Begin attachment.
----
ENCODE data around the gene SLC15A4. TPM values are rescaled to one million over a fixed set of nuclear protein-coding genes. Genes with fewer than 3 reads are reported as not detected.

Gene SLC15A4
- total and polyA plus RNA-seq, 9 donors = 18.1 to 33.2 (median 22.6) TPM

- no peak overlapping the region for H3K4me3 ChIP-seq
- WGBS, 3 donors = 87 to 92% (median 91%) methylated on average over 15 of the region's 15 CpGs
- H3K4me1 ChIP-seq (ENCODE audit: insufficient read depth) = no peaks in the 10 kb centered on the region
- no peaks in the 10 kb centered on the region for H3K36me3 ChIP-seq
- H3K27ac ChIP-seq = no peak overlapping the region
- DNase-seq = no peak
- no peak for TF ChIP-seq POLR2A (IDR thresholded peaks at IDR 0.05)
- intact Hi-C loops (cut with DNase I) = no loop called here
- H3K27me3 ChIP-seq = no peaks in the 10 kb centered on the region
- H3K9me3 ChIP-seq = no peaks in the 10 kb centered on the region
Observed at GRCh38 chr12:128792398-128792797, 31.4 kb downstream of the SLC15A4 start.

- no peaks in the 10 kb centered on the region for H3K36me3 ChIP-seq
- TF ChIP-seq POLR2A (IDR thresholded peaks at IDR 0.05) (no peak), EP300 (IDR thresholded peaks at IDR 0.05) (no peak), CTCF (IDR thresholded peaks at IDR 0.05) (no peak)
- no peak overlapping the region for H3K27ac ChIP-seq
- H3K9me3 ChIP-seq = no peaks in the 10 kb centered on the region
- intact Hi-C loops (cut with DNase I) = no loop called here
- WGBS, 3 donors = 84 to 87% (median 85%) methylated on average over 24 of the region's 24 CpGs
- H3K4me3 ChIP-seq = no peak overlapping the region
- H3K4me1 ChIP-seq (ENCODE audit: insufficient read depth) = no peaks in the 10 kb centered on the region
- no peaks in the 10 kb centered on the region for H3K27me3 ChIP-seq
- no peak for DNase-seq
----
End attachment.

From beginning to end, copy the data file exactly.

ENCODE data around the gene SLC15A4. TPM values are rescaled to one million over a fixed set of nuclear protein-coding genes. Genes with fewer than 3 reads are reported as not detected.

Gene SLC15A4
- total and polyA plus RNA-seq, 9 donors = 18.1 to 33.2 (median 22.6) TPM

- no peak overlapping the region for H3K4me3 ChIP-seq
- WGBS, 3 donors = 87 to 92% (median 91%) methylated on average over 15 of the region's 15 CpGs
- H3K4me1 ChIP-seq (ENCODE audit: insufficient read depth) = no peaks in the 10 kb centered on the region
- no peaks in the 10 kb centered on the region for H3K36me3 ChIP-seq
- H3K27ac ChIP-seq = no peak overlapping the region
- DNase-seq = no peak
- no peak for TF ChIP-seq POLR2A (IDR thresholded peaks at IDR 0.05)
- intact Hi-C loops (cut with DNase I) = no loop called here
- H3K27me3 ChIP-seq = no peaks in the 10 kb centered on the region
- H3K9me3 ChIP-seq = no peaks in the 10 kb centered on the region
Observed at GRCh38 chr12:128792398-128792797, 31.4 kb downstream of the SLC15A4 start.

- no peaks in the 10 kb centered on the region for H3K36me3 ChIP-seq
- TF ChIP-seq POLR2A (IDR thresholded peaks at IDR 0.05) (no peak), EP300 (IDR thresholded peaks at IDR 0.05) (no peak), CTCF (IDR thresholded peaks at IDR 0.05) (no peak)
- no peak overlapping the region for H3K27ac ChIP-seq
- H3K9me3 ChIP-seq = no peaks in the 10 kb centered on the region
- intact Hi-C loops (cut with DNase I) = no loop called here
- WGBS, 3 donors = 84 to 87% (median 85%) methylated on average over 24 of the region's 24 CpGs
- H3K4me3 ChIP-seq = no peak overlapping the region
- H3K4me1 ChIP-seq (ENCODE audit: insufficient read depth) = no peaks in the 10 kb centered on the region
- no peaks in the 10 kb centered on the region for H3K27me3 ChIP-seq
- no peak for DNase-seq